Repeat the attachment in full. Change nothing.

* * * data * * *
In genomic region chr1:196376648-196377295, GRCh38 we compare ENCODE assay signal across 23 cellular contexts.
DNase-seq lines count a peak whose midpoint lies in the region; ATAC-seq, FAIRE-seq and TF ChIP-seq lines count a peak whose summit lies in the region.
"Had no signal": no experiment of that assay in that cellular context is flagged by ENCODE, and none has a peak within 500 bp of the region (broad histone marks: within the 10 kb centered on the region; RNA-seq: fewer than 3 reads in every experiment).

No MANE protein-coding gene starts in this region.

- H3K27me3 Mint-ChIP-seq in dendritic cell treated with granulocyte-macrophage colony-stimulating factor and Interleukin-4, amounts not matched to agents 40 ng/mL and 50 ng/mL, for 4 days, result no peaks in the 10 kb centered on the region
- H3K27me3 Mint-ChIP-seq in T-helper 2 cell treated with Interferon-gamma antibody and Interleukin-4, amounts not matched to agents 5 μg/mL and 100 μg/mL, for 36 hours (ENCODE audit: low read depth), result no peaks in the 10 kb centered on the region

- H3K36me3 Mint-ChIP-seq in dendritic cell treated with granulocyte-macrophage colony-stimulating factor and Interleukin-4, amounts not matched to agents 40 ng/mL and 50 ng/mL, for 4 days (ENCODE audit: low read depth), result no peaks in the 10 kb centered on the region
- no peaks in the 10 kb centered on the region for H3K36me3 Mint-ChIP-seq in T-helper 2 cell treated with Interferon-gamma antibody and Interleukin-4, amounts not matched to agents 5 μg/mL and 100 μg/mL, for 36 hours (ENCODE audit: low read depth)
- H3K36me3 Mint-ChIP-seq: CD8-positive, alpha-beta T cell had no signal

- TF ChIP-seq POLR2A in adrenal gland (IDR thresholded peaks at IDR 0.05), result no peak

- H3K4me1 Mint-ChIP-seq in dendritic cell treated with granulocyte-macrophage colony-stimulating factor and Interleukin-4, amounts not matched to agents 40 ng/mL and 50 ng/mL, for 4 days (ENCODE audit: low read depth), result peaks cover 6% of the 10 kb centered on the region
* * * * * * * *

In genomic region chr1:196376648-196377295, GRCh38 we compare ENCODE assay signal across 23 cellular contexts.
DNase-seq lines count a peak whose midpoint lies in the region; ATAC-seq, FAIRE-seq and TF ChIP-seq lines count a peak whose summit lies in the region.
"Had no signal": no experiment of that assay in that cellular context is flagged by ENCODE, and none has a peak within 500 bp of the region (broad histone marks: within the 10 kb centered on the region; RNA-seq: fewer than 3 reads in every experiment).

No MANE protein-coding gene starts in this region.

- H3K27me3 Mint-ChIP-seq in dendritic cell treated with granulocyte-macrophage colony-stimulating factor and Interleukin-4, amounts not matched to agents 40 ng/mL and 50 ng/mL, for 4 days, result no peaks in the 10 kb centered on the region
- H3K27me3 Mint-ChIP-seq in T-helper 2 cell treated with Interferon-gamma antibody and Interleukin-4, amounts not matched to agents 5 μg/mL and 100 μg/mL, for 36 hours (ENCODE audit: low read depth), result no peaks in the 10 kb centered on the region

- H3K36me3 Mint-ChIP-seq in dendritic cell treated with granulocyte-macrophage colony-stimulating factor and Interleukin-4, amounts not matched to agents 40 ng/mL and 50 ng/mL, for 4 days (ENCODE audit: low read depth), result no peaks in the 10 kb centered on the region
- no peaks in the 10 kb centered on the region for H3K36me3 Mint-ChIP-seq in T-helper 2 cell treated with Interferon-gamma antibody and Interleukin-4, amounts not matched to agents 5 μg/mL and 100 μg/mL, for 36 hours (ENCODE audit: low read depth)
- H3K36me3 Mint-ChIP-seq: CD8-positive, alpha-beta T cell had no signal

- TF ChIP-seq POLR2A in adrenal gland (IDR thresholded peaks at IDR 0.05), result no peak

- H3K4me1 Mint-ChIP-seq in dendritic cell treated with granulocyte-macrophage colony-stimulating factor and Interleukin-4, amounts not matched to agents 40 ng/mL and 50 ng/mL, for 4 days (ENCODE audit: low read depth), result peaks cover 6% of the 10 kb centered on the region